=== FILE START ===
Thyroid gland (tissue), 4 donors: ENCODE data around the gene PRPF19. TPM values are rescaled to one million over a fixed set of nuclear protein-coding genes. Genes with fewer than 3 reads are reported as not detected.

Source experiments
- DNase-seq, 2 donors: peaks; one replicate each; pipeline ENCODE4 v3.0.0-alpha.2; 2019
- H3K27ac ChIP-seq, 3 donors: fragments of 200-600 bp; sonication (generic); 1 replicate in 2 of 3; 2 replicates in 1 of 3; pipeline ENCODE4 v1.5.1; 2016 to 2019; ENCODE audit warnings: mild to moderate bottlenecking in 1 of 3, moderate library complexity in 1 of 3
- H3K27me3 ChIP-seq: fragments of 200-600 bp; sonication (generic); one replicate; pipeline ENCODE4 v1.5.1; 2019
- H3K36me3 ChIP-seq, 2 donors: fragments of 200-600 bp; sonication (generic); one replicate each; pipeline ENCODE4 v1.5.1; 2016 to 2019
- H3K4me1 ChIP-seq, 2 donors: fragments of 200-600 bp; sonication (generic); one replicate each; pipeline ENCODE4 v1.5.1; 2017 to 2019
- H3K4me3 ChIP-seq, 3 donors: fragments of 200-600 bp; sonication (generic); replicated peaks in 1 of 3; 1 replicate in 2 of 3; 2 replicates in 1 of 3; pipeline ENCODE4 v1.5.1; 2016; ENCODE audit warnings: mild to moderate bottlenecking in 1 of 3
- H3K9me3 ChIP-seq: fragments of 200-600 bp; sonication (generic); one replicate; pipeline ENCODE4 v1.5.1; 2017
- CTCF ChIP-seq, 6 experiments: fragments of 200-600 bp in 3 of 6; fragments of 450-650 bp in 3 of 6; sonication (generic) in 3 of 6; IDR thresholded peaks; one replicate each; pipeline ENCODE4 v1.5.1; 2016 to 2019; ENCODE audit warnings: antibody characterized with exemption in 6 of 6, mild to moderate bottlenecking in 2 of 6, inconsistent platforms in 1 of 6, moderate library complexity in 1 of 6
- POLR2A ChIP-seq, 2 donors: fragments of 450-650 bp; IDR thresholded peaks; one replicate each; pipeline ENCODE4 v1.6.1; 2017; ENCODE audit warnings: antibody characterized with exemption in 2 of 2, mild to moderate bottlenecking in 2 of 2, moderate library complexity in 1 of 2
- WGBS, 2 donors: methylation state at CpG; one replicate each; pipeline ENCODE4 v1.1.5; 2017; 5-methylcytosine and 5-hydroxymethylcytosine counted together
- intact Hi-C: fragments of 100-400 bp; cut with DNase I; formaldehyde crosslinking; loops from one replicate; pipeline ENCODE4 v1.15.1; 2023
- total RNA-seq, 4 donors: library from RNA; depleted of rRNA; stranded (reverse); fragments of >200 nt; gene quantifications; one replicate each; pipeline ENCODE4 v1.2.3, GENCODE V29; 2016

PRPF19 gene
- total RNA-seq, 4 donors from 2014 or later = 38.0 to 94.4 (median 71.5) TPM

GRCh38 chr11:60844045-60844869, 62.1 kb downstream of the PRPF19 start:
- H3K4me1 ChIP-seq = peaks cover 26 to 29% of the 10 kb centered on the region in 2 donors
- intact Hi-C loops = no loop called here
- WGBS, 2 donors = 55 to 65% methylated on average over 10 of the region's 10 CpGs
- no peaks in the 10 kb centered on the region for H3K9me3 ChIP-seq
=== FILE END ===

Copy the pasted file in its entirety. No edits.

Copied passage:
Thyroid gland (tissue), 4 donors: ENCODE data around the gene PRPF19. TPM values are rescaled to one million over a fixed set of nuclear protein-coding genes. Genes with fewer than 3 reads are reported as not detected.

Source experiments
- DNase-seq, 2 donors: peaks; one replicate each; pipeline ENCODE4 v3.0.0-alpha.2; 2019
- H3K27ac ChIP-seq, 3 donors: fragments of 200-600 bp; sonication (generic); 1 replicate in 2 of 3; 2 replicates in 1 of 3; pipeline ENCODE4 v1.5.1; 2016 to 2019; ENCODE audit warnings: mild to moderate bottlenecking in 1 of 3, moderate library complexity in 1 of 3
- H3K27me3 ChIP-seq: fragments of 200-600 bp; sonication (generic); one replicate; pipeline ENCODE4 v1.5.1; 2019
- H3K36me3 ChIP-seq, 2 donors: fragments of 200-600 bp; sonication (generic); one replicate each; pipeline ENCODE4 v1.5.1; 2016 to 2019
- H3K4me1 ChIP-seq, 2 donors: fragments of 200-600 bp; sonication (generic); one replicate each; pipeline ENCODE4 v1.5.1; 2017 to 2019
- H3K4me3 ChIP-seq, 3 donors: fragments of 200-600 bp; sonication (generic); replicated peaks in 1 of 3; 1 replicate in 2 of 3; 2 replicates in 1 of 3; pipeline ENCODE4 v1.5.1; 2016; ENCODE audit warnings: mild to moderate bottlenecking in 1 of 3
- H3K9me3 ChIP-seq: fragments of 200-600 bp; sonication (generic); one replicate; pipeline ENCODE4 v1.5.1; 2017
- CTCF ChIP-seq, 6 experiments: fragments of 200-600 bp in 3 of 6; fragments of 450-650 bp in 3 of 6; sonication (generic) in 3 of 6; IDR thresholded peaks; one replicate each; pipeline ENCODE4 v1.5.1; 2016 to 2019; ENCODE audit warnings: antibody characterized with exemption in 6 of 6, mild to moderate bottlenecking in 2 of 6, inconsistent platforms in 1 of 6, moderate library complexity in 1 of 6
- POLR2A ChIP-seq, 2 donors: fragments of 450-650 bp; IDR thresholded peaks; one replicate each; pipeline ENCODE4 v1.6.1; 2017; ENCODE audit warnings: antibody characterized with exemption in 2 of 2, mild to moderate bottlenecking in 2 of 2, moderate library complexity in 1 of 2
- WGBS, 2 donors: methylation state at CpG; one replicate each; pipeline ENCODE4 v1.1.5; 2017; 5-methylcytosine and 5-hydroxymethylcytosine counted together
- intact Hi-C: fragments of 100-400 bp; cut with DNase I; formaldehyde crosslinking; loops from one replicate; pipeline ENCODE4 v1.15.1; 2023
- total RNA-seq, 4 donors: library from RNA; depleted of rRNA; stranded (reverse); fragments of >200 nt; gene quantifications; one replicate each; pipeline ENCODE4 v1.2.3, GENCODE V29; 2016

PRPF19 gene
- total RNA-seq, 4 donors from 2014 or later = 38.0 to 94.4 (median 71.5) TPM

GRCh38 chr11:60844045-60844869, 62.1 kb downstream of the PRPF19 start:
- H3K4me1 ChIP-seq = peaks cover 26 to 29% of the 10 kb centered on the region in 2 donors
- intact Hi-C loops = no loop called here
- WGBS, 2 donors = 55 to 65% methylated on average over 10 of the region's 10 CpGs
- no peaks in the 10 kb centered on the region for H3K9me3 ChIP-seq